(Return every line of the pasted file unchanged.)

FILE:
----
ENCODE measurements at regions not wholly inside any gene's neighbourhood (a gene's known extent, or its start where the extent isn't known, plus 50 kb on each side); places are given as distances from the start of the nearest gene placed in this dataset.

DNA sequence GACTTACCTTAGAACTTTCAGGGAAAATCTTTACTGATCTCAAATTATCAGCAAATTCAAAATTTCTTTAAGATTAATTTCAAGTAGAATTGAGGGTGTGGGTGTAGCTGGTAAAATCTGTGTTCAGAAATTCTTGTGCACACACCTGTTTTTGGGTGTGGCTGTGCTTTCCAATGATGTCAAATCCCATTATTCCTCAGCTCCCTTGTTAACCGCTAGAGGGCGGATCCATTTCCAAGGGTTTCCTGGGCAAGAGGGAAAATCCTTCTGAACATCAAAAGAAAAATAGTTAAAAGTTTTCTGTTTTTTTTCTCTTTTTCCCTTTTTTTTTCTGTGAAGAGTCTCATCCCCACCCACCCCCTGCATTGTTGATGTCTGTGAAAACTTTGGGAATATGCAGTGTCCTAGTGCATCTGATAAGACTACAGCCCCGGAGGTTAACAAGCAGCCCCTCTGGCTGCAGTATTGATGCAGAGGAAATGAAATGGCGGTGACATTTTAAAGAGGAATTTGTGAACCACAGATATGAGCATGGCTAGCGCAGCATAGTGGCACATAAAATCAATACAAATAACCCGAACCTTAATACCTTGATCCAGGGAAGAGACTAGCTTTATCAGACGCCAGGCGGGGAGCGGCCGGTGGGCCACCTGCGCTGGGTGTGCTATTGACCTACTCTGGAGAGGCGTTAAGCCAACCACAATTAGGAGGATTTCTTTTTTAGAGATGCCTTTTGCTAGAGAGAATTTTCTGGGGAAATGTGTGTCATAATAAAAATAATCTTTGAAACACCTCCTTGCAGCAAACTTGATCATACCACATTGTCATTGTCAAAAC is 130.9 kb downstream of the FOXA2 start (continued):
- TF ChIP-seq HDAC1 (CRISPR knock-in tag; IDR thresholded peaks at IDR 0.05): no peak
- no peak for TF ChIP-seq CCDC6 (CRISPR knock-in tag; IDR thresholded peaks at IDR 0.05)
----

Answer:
ENCODE measurements at regions not wholly inside any gene's neighbourhood (a gene's known extent, or its start where the extent isn't known, plus 50 kb on each side); places are given as distances from the start of the nearest gene placed in this dataset.

DNA sequence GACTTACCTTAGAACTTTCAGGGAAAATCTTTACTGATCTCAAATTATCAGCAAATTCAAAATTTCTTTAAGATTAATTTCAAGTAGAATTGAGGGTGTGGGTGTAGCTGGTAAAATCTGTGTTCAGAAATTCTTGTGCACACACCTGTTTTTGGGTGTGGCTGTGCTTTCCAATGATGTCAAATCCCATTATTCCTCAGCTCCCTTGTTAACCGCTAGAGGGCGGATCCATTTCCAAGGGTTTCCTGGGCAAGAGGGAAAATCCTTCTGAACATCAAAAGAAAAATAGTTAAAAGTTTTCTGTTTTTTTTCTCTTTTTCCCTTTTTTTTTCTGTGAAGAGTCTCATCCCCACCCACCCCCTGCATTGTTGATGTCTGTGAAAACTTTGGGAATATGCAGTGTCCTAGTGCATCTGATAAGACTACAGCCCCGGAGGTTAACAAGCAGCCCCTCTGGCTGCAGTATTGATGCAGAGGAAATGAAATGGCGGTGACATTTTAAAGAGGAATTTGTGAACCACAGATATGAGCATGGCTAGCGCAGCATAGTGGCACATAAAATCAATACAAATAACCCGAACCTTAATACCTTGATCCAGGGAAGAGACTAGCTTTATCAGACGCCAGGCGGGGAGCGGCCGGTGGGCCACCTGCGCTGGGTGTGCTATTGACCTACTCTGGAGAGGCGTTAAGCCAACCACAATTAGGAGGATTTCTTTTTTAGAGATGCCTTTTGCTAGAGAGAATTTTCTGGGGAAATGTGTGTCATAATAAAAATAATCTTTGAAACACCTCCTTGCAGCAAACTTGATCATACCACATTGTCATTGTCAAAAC is 130.9 kb downstream of the FOXA2 start (continued):
- TF ChIP-seq HDAC1 (CRISPR knock-in tag; IDR thresholded peaks at IDR 0.05): no peak
- no peak for TF ChIP-seq CCDC6 (CRISPR knock-in tag; IDR thresholded peaks at IDR 0.05)